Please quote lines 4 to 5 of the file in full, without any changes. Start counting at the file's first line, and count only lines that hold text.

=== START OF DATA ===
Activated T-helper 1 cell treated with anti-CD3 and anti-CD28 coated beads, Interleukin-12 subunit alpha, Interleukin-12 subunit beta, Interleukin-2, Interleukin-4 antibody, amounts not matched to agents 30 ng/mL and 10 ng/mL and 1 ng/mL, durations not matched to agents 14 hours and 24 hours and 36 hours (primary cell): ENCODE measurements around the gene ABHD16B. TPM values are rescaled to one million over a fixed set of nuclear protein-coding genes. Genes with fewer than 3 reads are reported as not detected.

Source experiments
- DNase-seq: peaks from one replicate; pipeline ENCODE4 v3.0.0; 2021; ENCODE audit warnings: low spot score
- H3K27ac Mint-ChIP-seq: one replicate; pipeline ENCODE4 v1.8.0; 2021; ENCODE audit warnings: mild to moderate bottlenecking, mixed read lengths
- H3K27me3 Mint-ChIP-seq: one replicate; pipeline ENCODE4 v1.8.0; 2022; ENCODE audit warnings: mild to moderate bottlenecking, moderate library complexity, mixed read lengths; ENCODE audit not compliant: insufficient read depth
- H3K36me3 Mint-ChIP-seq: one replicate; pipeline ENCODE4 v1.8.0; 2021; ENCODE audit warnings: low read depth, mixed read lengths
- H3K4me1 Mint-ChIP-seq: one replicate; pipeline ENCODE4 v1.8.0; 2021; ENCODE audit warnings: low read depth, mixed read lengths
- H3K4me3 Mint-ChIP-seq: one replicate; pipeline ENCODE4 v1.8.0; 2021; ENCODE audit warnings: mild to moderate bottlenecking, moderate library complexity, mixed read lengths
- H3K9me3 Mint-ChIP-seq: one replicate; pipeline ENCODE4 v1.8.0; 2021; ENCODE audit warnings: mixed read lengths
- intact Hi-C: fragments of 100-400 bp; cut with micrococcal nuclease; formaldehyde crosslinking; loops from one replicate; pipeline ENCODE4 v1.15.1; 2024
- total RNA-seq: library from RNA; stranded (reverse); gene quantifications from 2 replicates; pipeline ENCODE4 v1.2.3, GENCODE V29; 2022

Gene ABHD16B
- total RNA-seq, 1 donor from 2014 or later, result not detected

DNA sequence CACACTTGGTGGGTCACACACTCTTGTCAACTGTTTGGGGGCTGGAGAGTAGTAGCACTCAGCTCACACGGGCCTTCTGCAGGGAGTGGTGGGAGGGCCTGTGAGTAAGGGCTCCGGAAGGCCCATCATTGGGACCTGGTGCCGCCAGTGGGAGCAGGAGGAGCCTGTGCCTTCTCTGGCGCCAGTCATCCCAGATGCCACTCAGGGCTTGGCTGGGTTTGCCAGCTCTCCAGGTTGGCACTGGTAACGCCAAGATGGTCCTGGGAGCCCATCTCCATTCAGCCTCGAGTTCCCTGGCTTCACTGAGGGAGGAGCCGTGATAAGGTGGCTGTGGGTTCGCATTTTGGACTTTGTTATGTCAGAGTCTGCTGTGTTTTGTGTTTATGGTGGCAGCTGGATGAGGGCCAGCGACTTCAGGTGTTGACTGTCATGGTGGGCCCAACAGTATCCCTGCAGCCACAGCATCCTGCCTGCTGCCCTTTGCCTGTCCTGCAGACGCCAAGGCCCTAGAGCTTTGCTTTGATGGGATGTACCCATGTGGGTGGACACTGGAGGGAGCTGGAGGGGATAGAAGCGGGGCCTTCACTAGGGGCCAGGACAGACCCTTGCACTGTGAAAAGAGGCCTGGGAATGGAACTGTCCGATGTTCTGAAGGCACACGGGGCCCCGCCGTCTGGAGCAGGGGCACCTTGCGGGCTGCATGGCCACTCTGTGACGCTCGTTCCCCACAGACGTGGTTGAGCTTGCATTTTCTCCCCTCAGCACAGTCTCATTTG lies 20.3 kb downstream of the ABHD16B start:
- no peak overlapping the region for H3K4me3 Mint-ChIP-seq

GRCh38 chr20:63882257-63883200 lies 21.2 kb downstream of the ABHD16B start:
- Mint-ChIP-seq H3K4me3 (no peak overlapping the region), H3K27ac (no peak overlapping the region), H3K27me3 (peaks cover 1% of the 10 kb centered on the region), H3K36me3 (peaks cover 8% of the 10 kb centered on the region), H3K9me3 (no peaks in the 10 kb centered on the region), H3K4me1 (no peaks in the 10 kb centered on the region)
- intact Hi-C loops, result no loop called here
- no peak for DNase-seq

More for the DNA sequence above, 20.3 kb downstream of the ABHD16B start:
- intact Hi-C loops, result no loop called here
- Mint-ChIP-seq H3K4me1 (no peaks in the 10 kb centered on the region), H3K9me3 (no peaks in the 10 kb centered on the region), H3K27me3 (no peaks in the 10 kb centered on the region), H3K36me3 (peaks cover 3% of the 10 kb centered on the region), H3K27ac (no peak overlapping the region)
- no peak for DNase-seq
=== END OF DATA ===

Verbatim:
- H3K27ac Mint-ChIP-seq: one replicate; pipeline ENCODE4 v1.8.0; 2021; ENCODE audit warnings: mild to moderate bottlenecking, mixed read lengths
- H3K27me3 Mint-ChIP-seq: one replicate; pipeline ENCODE4 v1.8.0; 2022; ENCODE audit warnings: mild to moderate bottlenecking, moderate library complexity, mixed read lengths; ENCODE audit not compliant: insufficient read depth